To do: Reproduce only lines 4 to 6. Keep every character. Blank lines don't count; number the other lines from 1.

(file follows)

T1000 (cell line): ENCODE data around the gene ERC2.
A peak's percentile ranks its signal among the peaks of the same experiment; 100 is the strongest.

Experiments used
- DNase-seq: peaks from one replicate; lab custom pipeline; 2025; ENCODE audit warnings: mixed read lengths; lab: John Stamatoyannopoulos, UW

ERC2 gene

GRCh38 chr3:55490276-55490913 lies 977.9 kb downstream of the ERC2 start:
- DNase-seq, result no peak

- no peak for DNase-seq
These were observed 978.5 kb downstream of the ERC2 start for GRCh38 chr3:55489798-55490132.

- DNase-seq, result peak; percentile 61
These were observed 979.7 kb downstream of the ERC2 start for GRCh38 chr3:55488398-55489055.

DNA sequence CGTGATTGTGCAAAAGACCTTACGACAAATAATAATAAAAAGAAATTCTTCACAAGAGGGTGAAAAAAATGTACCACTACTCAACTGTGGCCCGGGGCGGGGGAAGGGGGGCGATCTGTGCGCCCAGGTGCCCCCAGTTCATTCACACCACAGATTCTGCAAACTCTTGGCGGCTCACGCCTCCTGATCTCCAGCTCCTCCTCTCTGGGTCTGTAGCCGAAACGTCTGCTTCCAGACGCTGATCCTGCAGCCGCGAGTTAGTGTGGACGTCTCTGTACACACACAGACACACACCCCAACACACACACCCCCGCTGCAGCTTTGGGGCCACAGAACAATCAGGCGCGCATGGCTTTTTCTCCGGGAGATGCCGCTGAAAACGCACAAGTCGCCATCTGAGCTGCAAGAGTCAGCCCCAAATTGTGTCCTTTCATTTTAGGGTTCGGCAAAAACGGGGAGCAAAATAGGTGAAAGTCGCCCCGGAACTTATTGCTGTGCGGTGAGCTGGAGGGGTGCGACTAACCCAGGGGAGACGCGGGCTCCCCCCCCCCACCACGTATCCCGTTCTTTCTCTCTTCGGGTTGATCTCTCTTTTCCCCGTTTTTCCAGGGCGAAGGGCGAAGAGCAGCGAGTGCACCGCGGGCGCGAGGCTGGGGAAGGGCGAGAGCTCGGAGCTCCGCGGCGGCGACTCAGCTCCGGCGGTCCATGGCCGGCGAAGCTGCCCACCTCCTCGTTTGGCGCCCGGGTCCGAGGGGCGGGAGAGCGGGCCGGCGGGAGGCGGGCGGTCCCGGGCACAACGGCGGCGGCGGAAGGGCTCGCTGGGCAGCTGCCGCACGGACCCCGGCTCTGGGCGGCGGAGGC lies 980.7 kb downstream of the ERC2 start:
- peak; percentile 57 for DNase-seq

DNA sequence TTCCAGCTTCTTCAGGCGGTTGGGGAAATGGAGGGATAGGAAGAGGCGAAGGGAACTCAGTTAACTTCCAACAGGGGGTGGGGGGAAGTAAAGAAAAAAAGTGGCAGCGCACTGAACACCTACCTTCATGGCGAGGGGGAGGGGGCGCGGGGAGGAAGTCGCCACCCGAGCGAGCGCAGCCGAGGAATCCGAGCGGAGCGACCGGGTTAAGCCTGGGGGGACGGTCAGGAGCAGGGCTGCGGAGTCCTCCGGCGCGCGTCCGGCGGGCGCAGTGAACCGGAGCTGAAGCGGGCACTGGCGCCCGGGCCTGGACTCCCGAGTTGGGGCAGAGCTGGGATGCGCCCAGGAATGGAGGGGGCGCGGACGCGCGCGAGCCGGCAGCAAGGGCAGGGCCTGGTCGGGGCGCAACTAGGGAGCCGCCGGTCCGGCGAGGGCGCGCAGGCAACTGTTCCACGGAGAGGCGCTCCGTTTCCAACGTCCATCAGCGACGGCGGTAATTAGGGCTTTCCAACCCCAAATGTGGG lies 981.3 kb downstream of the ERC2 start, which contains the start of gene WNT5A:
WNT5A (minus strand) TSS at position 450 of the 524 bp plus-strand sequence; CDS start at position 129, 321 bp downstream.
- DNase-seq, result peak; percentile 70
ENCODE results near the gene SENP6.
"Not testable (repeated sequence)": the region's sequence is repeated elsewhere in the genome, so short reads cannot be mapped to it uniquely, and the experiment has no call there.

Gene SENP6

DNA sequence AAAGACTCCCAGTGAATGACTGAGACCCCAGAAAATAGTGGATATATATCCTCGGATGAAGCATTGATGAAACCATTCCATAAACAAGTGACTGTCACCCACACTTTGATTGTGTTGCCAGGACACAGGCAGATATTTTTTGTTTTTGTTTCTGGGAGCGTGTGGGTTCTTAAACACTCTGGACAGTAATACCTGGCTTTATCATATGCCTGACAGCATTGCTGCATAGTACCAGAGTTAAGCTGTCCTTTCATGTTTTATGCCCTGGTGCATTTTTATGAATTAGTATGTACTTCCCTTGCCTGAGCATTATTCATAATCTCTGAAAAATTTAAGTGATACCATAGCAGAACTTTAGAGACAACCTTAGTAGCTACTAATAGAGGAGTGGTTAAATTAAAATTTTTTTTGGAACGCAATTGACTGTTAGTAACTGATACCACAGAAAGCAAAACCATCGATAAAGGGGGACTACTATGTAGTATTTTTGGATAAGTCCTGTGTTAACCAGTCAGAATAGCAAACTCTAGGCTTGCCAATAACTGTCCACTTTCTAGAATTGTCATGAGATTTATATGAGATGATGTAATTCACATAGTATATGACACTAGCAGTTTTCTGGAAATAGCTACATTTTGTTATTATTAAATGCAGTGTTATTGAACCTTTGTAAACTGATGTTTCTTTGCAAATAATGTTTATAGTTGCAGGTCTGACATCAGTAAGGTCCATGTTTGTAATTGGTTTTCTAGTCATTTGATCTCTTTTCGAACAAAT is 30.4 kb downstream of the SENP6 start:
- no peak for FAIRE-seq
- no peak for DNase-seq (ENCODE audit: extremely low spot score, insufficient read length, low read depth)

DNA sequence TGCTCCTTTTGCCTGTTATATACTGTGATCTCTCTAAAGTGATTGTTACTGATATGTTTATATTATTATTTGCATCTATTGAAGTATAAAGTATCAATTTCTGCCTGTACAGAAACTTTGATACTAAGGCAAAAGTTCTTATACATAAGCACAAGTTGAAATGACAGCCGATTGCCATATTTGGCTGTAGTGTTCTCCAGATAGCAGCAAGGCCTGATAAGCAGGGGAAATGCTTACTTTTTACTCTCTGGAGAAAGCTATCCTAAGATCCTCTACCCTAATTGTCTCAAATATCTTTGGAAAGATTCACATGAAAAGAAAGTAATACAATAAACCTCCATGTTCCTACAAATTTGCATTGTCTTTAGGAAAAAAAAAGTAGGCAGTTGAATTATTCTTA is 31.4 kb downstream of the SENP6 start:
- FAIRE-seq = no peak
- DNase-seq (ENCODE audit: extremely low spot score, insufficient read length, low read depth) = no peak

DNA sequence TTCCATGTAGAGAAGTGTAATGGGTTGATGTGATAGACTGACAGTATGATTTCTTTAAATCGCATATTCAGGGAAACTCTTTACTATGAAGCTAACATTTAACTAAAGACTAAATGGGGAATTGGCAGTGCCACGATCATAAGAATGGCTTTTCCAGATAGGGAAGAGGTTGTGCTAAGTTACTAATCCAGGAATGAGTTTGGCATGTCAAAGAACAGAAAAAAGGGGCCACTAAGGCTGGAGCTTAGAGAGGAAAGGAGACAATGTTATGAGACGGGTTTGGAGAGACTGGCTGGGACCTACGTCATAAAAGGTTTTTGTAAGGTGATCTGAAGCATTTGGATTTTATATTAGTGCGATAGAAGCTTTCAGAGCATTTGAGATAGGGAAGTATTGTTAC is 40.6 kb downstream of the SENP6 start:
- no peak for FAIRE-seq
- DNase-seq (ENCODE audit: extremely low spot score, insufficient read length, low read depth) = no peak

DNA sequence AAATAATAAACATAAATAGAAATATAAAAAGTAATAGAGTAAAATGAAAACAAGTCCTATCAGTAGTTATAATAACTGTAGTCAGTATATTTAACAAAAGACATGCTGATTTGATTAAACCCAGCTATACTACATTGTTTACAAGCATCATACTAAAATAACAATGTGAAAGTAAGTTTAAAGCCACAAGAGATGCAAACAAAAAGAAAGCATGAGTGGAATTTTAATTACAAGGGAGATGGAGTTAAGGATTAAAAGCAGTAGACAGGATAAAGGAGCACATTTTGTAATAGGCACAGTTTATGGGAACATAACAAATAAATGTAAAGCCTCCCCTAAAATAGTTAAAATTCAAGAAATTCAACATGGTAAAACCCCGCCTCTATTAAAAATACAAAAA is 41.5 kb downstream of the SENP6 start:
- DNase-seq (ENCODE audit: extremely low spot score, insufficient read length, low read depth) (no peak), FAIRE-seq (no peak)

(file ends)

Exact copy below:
- DNase-seq: peaks from one replicate; lab custom pipeline; 2025; ENCODE audit warnings: mixed read lengths; lab: John Stamatoyannopoulos, UW

ERC2 gene

GRCh38 chr3:55490276-55490913 lies 977.9 kb downstream of the ERC2 start: